JERUSALEM — Israelis have begun coming to grips with the defeat of President Trump, who enjoys widespread support here and whose presidency is seen by many as the friendliest to Israel in history.
Biden could bring U.S. policy back in line with Democratic orthodoxy, for instance by championing a two-state solution to the Israeli-Palestinian conflict and opposing the expansion of West Bank settlements. But analysts say he is unlikely to insist on undoing all of Trump’s initiatives.
Biden has criticized moving the embassy to Jerusalem but said he would not pull it back to Tel Aviv. Instead, many here expect him to rebuild diplomatic relations with the Palestinian Authority by reopening a consulate in East Jerusalem and a Palestinian mission in Washington. Biden is also likely to resume humanitarian aid to the Palestinians.
“It’s not at all black and white with Biden,” said Michael Oren, a former Israeli ambassador to the United States who has known the incoming president for decades.
Prime Minister Benjamin Netanyahu did not join the cascade of world leaders offering best wishes to Biden on Saturday after television networks called the race for him. But early Sunday he tweeted congratulations to both Biden and Vice President-elect Kamala D. Harris.
“Joe, we’ve had a long & warm personal relationship for nearly 40 years, and I know you as a great friend of Israel. I look forward to working with both of you to further strengthen the special alliance between the U.S. and Israel.”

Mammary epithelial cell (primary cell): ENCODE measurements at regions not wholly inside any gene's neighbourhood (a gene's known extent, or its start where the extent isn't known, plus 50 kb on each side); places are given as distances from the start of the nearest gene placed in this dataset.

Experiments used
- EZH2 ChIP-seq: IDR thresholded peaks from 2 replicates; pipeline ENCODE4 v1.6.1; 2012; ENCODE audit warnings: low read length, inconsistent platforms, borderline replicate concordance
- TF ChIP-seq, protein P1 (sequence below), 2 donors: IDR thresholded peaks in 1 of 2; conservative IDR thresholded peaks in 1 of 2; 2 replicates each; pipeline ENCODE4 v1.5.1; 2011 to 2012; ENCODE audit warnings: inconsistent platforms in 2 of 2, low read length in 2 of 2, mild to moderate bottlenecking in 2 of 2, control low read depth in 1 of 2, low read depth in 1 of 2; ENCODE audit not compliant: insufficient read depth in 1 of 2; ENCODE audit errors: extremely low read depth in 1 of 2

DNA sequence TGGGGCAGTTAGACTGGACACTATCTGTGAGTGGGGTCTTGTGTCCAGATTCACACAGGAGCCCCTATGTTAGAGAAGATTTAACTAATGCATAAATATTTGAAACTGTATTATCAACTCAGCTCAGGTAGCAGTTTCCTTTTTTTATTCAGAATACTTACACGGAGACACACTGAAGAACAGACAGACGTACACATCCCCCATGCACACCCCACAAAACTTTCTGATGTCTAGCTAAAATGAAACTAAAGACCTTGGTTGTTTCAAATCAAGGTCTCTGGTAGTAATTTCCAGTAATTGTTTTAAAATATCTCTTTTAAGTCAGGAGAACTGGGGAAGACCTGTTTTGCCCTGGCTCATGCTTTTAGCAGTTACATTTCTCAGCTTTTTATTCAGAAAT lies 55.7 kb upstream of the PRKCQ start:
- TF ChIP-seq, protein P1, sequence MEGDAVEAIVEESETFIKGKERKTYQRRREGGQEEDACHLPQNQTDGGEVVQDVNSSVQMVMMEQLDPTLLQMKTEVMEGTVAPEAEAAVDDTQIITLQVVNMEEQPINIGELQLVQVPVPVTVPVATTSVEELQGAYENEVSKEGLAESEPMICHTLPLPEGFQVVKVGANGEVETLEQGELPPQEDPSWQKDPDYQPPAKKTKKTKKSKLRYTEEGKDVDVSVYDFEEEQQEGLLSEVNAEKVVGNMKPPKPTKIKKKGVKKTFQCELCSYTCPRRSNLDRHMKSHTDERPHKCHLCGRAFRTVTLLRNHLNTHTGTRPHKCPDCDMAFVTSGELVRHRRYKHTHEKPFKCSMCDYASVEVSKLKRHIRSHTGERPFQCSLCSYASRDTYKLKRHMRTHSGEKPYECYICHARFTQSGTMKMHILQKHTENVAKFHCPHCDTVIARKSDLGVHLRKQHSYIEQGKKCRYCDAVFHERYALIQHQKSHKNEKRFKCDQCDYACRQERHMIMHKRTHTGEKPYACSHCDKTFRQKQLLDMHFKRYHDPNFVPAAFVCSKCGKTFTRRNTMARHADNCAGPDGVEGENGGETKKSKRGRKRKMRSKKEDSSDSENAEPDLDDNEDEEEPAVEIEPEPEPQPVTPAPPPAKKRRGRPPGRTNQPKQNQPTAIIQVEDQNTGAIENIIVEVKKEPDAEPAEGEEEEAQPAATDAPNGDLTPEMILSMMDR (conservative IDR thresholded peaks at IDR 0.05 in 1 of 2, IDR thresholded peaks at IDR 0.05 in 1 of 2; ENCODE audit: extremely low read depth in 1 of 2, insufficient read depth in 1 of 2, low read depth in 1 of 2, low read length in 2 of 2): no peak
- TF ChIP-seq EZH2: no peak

The prime minister immediately followed that with a tweet thanking Trump for his policy gifts to Israel. “Thank
you @realDonaldTrump for the friendship you have shown the state of Israel and me personally,” he wrote.
Biden is no stranger to Israelis. He was known as a staunch supporter of Israel through his 36 years in the Senate. He calls Netanyahu “my friend” and cites his 1973 encounter with then-Prime Minister Golda Meir as “one of the most consequential meetings” of his life.
As vice president, however, he was a loyal wingman to President Barack Obama, remembered here as a critic. And Biden will take office as the standard-bearer of a Democratic Party viewed as increasingly at odds with Israeli policy.
“Biden is the generation that remembers; he remembers the Six-Day War; he was close enough to feel the history of the Holocaust,” Oren said. “Obama was of a different generation; it was more ideological with him. Biden is not ideological.”
Israelis are perhaps most wary of shifts in Washington’s stance on Iran. Biden was part of the Obama team that reached the Iran nuclear agreement, which lifted sanctions on Tehran in return for restrictions on its nuclear program. Trump’s unilateral withdrawal from it is viewed by security experts here as the greatest of his gifts to Israel. Biden’s promise to offer Iran a “path back to diplomacy” makes many in Israel nervous.
Tzachi Hanegbi, a minister from Netanyahu’s Likud party, warned on Israeli television that Biden’s return to the nuclear accord could lead to war. “If Biden stays with that policy, there will, in the end, be a violent confrontation between Israel and Iran,” Hanegbi said.